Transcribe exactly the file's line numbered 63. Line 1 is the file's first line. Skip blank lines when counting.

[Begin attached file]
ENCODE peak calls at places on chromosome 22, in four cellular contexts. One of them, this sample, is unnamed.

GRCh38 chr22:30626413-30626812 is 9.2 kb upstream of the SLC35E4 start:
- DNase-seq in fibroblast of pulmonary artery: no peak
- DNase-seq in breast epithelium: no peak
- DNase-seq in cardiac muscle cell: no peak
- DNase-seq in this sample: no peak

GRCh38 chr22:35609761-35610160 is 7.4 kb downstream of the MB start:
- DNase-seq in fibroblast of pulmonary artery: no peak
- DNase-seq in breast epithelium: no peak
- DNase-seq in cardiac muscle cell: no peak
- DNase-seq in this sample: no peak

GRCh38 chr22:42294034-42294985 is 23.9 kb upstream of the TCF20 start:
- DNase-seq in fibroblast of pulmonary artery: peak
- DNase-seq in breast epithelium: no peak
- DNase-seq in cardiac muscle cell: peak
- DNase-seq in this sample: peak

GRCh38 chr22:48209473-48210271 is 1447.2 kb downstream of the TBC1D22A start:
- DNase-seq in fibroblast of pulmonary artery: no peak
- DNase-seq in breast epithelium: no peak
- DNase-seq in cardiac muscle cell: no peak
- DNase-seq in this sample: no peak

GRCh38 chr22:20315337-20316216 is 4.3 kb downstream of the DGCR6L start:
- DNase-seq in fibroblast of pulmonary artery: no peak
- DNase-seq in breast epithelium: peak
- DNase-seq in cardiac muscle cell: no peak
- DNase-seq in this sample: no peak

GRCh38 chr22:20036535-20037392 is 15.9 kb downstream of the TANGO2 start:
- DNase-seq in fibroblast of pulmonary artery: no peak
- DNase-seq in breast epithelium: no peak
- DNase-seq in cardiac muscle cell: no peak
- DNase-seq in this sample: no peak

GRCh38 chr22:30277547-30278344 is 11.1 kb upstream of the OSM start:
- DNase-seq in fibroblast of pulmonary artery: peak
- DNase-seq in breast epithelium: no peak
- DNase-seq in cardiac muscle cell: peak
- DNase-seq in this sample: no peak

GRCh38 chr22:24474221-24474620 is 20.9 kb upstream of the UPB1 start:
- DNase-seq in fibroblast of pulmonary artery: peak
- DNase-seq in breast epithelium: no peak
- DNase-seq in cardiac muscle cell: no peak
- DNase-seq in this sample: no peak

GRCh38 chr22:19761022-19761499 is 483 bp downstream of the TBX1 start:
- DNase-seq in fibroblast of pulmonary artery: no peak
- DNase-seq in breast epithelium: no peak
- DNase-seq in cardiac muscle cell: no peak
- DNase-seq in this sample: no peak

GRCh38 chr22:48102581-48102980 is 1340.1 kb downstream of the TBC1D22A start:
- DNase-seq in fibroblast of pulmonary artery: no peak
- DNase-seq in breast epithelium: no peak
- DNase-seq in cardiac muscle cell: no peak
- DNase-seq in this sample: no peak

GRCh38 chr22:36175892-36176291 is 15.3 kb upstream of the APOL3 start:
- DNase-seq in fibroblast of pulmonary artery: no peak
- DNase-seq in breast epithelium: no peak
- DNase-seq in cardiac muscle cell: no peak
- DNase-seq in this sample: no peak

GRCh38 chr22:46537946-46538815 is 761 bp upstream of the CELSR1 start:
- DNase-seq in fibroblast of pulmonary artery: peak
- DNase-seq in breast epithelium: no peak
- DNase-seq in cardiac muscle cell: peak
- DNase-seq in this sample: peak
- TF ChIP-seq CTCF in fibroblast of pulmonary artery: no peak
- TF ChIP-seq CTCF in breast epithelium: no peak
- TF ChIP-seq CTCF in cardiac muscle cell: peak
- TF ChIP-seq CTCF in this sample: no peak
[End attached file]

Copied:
- TF ChIP-seq CTCF in breast epithelium: no peak